The same God, the God that Abraham followed. But, in fact, in the Koran, God is not the hardass he is in the Old Testament. He's got a heart. He's not Buddha–Jesus, but then he doesn't need to be. The Koran has nothing bad to say about Buddha–Jesus, Rabbi Joshua. But the idea that God would have a son is absurd, let alone that he would split in three to conform to Aristotelian principles.

Teleology.

It is said that Islam is the desert. But most Muslims are not Arabs. Would it not seem then that Islam has spread beyond the desert.

Maybe there is no more desert.

Maybe the desert isn't what it used to be.

Maybe we aren't what we used to be.

Norman Mailer says one effect of Hitler is political correctness. It may be better, Mailer contends, to permit hate speech. "Someone may need to say ten times 'I hate Jews' before he says, 'you know, that guy's not so bad.'"

Out of 14 million Jews, how many wicked sons could there be? And who decides who's an apikoros? To the Hasidim in The Chosen, Reuven Malter is one. Reuven, a Zionist, who wants to be a rabbi.

The Wicked Son by David Mamet
Schocken Books, Random House

David Mamet says the world hates Jews, always has, and he's afraid the world always will hate Jews. But is he afraid that it will happen, or is he confident that it will happen, or both? Can fear and confidence coexist?

Certainly Jews are afforded less protection world–wide than those creatures covered in this country under the Endangered Species Act. Jews, apparently, can be hunted anytime anywhere, always have been. Always will be?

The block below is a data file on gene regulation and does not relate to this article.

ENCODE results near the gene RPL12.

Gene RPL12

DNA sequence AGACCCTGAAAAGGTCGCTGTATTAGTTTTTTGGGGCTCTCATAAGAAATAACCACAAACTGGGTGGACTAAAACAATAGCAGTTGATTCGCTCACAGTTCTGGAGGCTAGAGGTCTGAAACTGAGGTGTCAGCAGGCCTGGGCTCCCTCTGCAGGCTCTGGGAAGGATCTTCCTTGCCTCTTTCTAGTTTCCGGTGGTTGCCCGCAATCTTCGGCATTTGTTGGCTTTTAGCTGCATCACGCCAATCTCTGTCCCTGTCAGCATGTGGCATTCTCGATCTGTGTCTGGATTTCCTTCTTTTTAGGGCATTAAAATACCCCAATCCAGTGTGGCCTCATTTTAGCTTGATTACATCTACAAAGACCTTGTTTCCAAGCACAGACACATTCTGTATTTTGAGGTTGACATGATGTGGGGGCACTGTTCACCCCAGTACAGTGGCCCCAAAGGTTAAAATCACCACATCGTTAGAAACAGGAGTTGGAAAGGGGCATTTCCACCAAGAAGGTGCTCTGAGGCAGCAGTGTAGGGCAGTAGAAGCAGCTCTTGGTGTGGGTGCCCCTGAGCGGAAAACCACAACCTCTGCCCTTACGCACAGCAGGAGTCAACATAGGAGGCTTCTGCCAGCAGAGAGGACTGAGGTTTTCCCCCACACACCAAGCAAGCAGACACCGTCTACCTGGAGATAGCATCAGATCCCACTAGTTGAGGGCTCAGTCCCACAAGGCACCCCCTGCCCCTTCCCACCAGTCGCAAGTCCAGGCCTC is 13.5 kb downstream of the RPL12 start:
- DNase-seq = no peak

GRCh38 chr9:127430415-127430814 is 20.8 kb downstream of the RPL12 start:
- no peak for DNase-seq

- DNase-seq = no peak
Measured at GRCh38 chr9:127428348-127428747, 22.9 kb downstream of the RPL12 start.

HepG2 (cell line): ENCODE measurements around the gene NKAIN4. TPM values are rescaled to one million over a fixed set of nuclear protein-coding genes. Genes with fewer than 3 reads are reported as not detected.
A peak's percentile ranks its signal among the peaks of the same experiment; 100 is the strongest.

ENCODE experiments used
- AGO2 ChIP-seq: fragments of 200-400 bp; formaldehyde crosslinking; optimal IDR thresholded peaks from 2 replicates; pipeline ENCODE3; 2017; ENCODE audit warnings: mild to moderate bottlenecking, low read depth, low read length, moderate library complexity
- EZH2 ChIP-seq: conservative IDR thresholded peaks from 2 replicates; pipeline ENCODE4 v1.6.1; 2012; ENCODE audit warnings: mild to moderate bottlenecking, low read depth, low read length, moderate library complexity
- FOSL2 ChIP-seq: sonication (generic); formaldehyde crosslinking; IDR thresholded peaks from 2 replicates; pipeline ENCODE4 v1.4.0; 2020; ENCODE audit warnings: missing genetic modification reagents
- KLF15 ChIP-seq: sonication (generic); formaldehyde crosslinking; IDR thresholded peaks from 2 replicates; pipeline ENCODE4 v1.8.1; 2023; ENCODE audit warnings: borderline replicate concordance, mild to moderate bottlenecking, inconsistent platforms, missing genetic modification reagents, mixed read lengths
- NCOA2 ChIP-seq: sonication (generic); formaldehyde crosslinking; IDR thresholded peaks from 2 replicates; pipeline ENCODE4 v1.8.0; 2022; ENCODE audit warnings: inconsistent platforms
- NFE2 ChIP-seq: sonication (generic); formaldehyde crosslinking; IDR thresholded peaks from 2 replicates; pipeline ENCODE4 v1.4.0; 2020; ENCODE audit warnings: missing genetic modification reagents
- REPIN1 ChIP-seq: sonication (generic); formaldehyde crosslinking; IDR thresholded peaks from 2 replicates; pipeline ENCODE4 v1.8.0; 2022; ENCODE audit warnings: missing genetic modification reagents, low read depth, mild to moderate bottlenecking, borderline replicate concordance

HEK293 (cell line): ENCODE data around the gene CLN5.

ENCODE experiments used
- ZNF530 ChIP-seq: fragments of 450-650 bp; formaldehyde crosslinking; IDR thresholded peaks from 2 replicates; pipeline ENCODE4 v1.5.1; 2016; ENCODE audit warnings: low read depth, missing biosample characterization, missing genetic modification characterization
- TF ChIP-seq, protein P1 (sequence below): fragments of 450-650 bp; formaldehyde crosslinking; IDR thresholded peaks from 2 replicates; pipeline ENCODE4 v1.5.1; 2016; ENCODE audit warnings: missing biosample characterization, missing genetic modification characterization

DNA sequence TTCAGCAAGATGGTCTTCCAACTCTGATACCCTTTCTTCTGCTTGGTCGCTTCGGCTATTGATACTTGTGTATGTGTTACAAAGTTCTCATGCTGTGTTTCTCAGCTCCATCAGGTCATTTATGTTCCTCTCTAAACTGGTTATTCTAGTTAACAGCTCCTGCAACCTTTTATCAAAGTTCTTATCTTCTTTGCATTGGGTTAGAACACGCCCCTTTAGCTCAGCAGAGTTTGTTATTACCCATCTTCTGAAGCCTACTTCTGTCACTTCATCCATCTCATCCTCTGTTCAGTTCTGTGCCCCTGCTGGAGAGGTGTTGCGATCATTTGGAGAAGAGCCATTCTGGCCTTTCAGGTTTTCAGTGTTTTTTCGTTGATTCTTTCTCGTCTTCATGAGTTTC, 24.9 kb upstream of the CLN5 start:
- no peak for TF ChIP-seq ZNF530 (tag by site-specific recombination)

Not in this country. Not in the good old USA. No? See: The Old Religion by David Mamet.

Mamet goes on to assert, with persuasive logic, that the world hates Blacks and Gays.

Surely, hate is what the world does best; it's right up there with spinning.

For a monotheist, Mamet talks a lot about the gods. "Obviously and observedly, the gods are angered as we, misguided, failed to feed them."

"The masochistic and sadistic imagination engages in fantasies wherein the cryptosexual delight of unlimited power is experienced (equally and perhaps interchangeably) as victim and perpetrator."

"We note that the individual, by accepting the power of ritual, endorses the power of, and thus feels himself worthless before, the mystery bids to serve (the ritual thus essentially substituting for the generalized anomie) and the increasing devotion to the religious group may address the anxiety and, so, awaken in him increasing gratitude — called variously, filial piety, patriotism, religious dogmatism, or sports rooting.